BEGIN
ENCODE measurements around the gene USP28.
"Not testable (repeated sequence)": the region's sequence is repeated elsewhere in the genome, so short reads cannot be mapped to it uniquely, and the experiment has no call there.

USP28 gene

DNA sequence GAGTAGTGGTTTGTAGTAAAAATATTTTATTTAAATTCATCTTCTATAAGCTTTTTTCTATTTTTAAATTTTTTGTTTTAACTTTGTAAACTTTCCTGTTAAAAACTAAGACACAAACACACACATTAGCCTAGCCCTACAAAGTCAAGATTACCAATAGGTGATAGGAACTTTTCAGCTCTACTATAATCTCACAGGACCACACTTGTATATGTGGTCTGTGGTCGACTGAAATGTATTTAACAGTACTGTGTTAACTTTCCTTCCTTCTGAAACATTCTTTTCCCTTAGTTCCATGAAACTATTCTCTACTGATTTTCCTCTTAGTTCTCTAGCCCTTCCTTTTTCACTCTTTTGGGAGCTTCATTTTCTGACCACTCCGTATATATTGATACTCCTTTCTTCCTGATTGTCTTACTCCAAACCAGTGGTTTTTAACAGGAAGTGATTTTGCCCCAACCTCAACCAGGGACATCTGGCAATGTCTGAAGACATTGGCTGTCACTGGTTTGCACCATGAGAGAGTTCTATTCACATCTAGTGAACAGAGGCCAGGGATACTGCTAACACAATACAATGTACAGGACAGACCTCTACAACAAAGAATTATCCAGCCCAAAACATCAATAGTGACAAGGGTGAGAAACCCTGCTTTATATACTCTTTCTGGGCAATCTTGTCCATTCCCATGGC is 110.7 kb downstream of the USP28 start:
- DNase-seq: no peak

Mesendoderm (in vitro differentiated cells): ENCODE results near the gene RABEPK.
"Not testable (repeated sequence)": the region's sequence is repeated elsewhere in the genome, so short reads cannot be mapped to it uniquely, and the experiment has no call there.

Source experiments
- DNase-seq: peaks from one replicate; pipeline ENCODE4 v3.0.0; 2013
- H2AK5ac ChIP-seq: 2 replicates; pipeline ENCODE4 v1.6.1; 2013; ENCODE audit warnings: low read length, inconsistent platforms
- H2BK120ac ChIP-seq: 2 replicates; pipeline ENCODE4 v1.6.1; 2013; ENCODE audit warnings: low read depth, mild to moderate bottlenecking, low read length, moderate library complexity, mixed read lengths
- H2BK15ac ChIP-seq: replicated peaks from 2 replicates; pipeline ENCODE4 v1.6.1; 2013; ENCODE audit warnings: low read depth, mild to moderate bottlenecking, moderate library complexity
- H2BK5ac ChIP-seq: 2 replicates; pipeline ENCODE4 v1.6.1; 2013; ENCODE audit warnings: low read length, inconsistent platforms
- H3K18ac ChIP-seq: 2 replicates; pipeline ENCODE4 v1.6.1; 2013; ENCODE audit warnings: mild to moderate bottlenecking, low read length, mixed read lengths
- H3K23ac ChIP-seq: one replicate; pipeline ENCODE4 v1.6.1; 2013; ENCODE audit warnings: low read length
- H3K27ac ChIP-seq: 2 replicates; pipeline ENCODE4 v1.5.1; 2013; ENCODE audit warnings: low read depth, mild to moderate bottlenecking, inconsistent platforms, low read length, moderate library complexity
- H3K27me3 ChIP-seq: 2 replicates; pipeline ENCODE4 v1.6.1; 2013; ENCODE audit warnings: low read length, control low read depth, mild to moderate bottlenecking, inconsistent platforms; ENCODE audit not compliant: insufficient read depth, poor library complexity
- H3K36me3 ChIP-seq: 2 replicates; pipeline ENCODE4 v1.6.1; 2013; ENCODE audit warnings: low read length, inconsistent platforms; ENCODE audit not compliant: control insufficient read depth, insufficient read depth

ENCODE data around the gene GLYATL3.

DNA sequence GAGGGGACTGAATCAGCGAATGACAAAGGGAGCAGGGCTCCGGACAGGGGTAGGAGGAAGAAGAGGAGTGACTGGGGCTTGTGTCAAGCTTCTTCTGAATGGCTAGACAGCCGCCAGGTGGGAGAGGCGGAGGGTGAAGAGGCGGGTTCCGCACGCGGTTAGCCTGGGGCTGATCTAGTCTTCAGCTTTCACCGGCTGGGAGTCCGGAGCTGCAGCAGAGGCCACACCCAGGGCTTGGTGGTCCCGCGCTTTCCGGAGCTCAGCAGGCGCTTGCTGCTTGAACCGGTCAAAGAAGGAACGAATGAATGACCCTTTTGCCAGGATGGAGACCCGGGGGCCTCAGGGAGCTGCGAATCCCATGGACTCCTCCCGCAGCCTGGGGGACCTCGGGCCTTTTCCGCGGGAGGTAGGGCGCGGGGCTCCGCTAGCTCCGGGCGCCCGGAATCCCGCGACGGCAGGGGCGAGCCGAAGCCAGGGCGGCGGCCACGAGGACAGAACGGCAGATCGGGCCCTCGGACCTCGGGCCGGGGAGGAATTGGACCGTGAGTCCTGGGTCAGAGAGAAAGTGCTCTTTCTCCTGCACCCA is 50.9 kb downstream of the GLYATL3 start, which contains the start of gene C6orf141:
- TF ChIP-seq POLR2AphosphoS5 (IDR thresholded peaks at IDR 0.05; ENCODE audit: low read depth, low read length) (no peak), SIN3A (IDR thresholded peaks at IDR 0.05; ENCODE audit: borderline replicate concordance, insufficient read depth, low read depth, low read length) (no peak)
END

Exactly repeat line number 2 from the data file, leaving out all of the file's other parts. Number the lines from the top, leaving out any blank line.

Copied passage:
"Not testable (repeated sequence)": the region's sequence is repeated elsewhere in the genome, so short reads cannot be mapped to it uniquely, and the experiment has no call there.